Dean's gift may be his ability to surround himself with innovative thinkers, but ultimately winning campaigns is about the candidate him or herself. For the company one keeps can be merely the image to which one aspires, and not necessarily reflective of the man himself. I think this is the case with Howard Dean, a wannabe intuitive trapped in the mind of a logical. And so it goes...

Posted by Terry Heaton on January 29, 2004 11:40 AM | Permalink to Comment

"He was ok about the loss of control that this entailed."

Dean, however, is not.

"You're going to see a leaner, meaner organization," Dr. Dean told reporters on an 8pm conference call [...] "What we need is decision making that's centralized." (From today's NY Times)

The story of how Dean came to call for centralization, this late in his campaign, is going to be one for us who believe in decentralization to chew on for some time to come.

Posted by Clay Shirky on January 29, 2004 12:01 PM | Permalink to Comment

And it's worth pointing out that he brought in long-time Gore buddy, and Washington insider, Roy Neel to be "CEO" of his campaign. I would assume that this would further alienate the base that Trippi helped build. It'll be interesting to see how it plays out and whether or not people keep jumping ship as Dean moves to the center with his new company men.

Posted by Mark Maynard on January 29, 2004 12:35 PM | Permalink to Comment

Clay, I agree that this is troubling. But I want to see what it means, since it may only be referring to the fact that decision-making in the campaign apparently has been broken for a while, with Trippi and the Gov's longer-term advisors sometimes making contradictory decisions. Or it may be the start of a more general lock-down.

The Dean Internet strategy hasn't really been about decentralized decision-making anyway (except in the important sense that voting is the ultimate decentralized decision process). With the exception of the vote on opting out of the voluntary finance restrictions and a contest for the best new slogan, the Net strategy has focused on collaborative action, not decision-making. Hasn't it?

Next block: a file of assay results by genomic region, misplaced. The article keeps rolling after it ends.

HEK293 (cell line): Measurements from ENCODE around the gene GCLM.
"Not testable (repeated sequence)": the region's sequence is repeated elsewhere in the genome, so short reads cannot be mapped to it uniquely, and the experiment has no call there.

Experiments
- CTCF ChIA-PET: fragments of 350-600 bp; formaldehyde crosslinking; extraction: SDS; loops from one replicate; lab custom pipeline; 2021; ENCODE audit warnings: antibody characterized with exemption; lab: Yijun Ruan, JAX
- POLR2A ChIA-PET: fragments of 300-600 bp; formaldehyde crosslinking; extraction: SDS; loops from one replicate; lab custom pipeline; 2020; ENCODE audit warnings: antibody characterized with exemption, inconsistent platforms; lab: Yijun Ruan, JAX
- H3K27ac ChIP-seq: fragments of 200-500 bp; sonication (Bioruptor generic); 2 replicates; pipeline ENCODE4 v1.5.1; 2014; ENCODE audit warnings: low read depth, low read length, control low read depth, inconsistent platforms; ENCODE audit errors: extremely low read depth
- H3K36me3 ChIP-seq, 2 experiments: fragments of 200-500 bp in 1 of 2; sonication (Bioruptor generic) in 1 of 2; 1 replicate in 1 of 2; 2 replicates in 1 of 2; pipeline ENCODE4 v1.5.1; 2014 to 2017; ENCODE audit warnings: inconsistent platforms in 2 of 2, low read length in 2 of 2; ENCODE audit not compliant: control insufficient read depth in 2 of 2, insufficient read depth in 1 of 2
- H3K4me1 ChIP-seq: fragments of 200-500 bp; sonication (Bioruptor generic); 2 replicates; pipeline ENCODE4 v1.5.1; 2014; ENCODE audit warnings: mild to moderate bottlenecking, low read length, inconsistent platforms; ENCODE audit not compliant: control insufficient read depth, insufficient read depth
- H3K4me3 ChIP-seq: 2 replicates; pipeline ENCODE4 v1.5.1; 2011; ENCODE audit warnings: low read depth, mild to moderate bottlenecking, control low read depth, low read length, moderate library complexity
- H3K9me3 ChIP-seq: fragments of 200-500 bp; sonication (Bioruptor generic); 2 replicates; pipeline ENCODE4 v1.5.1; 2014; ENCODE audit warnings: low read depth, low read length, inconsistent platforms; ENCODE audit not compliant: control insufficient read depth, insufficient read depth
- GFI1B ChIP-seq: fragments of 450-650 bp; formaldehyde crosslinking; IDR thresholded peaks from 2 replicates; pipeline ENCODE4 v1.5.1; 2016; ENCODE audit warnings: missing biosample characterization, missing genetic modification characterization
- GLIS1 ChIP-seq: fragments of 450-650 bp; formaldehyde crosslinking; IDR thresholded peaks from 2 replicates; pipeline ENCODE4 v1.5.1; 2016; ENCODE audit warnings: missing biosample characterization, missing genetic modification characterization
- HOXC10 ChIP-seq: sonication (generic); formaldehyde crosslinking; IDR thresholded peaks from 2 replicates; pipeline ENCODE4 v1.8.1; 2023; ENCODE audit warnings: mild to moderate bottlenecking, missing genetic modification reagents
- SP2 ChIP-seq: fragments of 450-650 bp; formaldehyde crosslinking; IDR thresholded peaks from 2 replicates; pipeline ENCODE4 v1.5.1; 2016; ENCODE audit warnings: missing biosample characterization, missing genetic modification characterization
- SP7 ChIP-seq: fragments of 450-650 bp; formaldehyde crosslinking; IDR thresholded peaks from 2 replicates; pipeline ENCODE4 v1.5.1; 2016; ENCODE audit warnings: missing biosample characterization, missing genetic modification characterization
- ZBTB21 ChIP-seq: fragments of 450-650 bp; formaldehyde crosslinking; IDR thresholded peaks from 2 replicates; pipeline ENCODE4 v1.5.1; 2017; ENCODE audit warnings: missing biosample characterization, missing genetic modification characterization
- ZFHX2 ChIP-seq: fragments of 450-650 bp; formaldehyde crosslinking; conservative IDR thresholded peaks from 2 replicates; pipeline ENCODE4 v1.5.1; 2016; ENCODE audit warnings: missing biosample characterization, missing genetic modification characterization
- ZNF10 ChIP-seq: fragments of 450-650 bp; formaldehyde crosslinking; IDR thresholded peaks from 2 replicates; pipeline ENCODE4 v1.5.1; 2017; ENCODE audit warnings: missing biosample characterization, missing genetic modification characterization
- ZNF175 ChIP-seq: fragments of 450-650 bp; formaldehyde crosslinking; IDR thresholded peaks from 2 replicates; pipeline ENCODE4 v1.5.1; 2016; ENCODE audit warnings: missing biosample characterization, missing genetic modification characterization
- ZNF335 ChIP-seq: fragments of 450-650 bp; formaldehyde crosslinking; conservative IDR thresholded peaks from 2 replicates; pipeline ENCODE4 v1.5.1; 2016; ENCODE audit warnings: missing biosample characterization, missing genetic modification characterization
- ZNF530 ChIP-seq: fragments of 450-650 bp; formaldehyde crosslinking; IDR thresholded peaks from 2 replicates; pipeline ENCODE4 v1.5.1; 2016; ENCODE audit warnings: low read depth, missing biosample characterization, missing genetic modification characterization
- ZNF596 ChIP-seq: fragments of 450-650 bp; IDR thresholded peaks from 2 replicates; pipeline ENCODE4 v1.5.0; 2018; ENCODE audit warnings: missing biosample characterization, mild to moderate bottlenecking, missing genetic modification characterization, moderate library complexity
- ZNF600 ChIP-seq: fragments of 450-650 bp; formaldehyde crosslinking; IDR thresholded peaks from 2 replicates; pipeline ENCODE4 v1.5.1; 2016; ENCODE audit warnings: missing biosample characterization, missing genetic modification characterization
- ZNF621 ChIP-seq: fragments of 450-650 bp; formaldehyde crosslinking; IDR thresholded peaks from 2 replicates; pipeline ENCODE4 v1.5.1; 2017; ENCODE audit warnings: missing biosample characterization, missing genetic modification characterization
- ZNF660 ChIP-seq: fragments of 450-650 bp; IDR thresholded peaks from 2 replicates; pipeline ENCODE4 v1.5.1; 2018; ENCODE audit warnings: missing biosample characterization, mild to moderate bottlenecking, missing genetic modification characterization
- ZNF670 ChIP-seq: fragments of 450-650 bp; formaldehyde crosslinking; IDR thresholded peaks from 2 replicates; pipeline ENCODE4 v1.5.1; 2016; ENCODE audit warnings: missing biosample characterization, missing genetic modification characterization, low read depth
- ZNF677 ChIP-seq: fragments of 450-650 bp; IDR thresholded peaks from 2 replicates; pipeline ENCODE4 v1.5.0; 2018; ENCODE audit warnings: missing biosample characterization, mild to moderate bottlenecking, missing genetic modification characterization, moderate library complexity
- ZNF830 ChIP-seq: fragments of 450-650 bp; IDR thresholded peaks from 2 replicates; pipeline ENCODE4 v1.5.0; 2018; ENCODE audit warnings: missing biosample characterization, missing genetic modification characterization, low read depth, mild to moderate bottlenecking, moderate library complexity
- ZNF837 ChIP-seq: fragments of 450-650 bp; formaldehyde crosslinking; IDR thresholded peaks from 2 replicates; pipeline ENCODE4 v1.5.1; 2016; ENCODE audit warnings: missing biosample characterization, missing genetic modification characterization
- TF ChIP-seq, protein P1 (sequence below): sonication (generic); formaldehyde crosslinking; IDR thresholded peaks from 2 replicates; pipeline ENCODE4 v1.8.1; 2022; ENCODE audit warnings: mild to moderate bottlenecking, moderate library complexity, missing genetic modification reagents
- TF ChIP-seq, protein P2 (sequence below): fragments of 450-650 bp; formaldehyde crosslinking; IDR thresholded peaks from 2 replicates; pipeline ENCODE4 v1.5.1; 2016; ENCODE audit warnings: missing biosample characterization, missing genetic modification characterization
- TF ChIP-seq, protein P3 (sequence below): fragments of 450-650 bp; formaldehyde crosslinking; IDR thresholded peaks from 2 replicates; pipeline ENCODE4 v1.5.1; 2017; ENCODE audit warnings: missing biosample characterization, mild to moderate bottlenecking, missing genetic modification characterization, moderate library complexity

Well, we'll see.

Posted by David Weinberger on January 29, 2004 12:59 PM | Permalink to Comment

Mark, any "seasoned pol" Dean brought in would be some sort of Washington insider. The more worrisome fact for me is that Neel is a former head of the U.S. Telecom Association. David Corn writes about this, and it's scary.

Posted by David Weinberger on January 29, 2004 01:03 PM | Permalink to Comment

I love the irony of the Telcos' chief lobbyist taking over the Internet campaign. Perhaps the Smart Network is better than the stupid one after all.

Posted by Richard Bennett on January 29, 2004 01:46 PM | Permalink to Comment

David -- Thanks for writing about this. We will all need to wait and see. Halley

Posted by Halley Suitt on January 29, 2004 04:51 PM | Permalink to Comment


It's really amazing that the Dean/Trippi campaign spent so much so fast.

On January 12 you blogged that Clark's money would run out in March making his chances of beating Bush low. Do you think Dean will be able to raise a quick second round of $40 million (or more) from his donors or do you think his lack of funds make him an unviable candidate?

Posted by Mike Sanders on January 29, 2004 05:37 PM | Permalink to Comment
Collecting Comments on Internet Campaigns